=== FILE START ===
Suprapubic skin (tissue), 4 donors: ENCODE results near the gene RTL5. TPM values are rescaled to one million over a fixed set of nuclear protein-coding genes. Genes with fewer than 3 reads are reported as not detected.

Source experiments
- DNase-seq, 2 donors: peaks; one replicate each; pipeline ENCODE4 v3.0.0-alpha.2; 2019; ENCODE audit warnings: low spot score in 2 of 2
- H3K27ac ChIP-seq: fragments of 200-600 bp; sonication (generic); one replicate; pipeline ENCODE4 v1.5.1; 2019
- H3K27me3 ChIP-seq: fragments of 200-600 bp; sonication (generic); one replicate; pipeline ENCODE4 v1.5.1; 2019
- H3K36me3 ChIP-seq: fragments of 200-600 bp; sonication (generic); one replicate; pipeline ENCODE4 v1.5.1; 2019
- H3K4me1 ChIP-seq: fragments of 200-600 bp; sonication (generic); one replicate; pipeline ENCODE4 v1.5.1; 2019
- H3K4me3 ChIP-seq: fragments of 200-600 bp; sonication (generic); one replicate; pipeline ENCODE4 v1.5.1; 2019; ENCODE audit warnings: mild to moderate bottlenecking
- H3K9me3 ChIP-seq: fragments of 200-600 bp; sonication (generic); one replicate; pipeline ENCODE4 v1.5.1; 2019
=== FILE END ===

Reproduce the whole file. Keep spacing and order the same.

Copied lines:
Suprapubic skin (tissue), 4 donors: ENCODE results near the gene RTL5. TPM values are rescaled to one million over a fixed set of nuclear protein-coding genes. Genes with fewer than 3 reads are reported as not detected.

Source experiments
- DNase-seq, 2 donors: peaks; one replicate each; pipeline ENCODE4 v3.0.0-alpha.2; 2019; ENCODE audit warnings: low spot score in 2 of 2
- H3K27ac ChIP-seq: fragments of 200-600 bp; sonication (generic); one replicate; pipeline ENCODE4 v1.5.1; 2019
- H3K27me3 ChIP-seq: fragments of 200-600 bp; sonication (generic); one replicate; pipeline ENCODE4 v1.5.1; 2019
- H3K36me3 ChIP-seq: fragments of 200-600 bp; sonication (generic); one replicate; pipeline ENCODE4 v1.5.1; 2019
- H3K4me1 ChIP-seq: fragments of 200-600 bp; sonication (generic); one replicate; pipeline ENCODE4 v1.5.1; 2019
- H3K4me3 ChIP-seq: fragments of 200-600 bp; sonication (generic); one replicate; pipeline ENCODE4 v1.5.1; 2019; ENCODE audit warnings: mild to moderate bottlenecking
- H3K9me3 ChIP-seq: fragments of 200-600 bp; sonication (generic); one replicate; pipeline ENCODE4 v1.5.1; 2019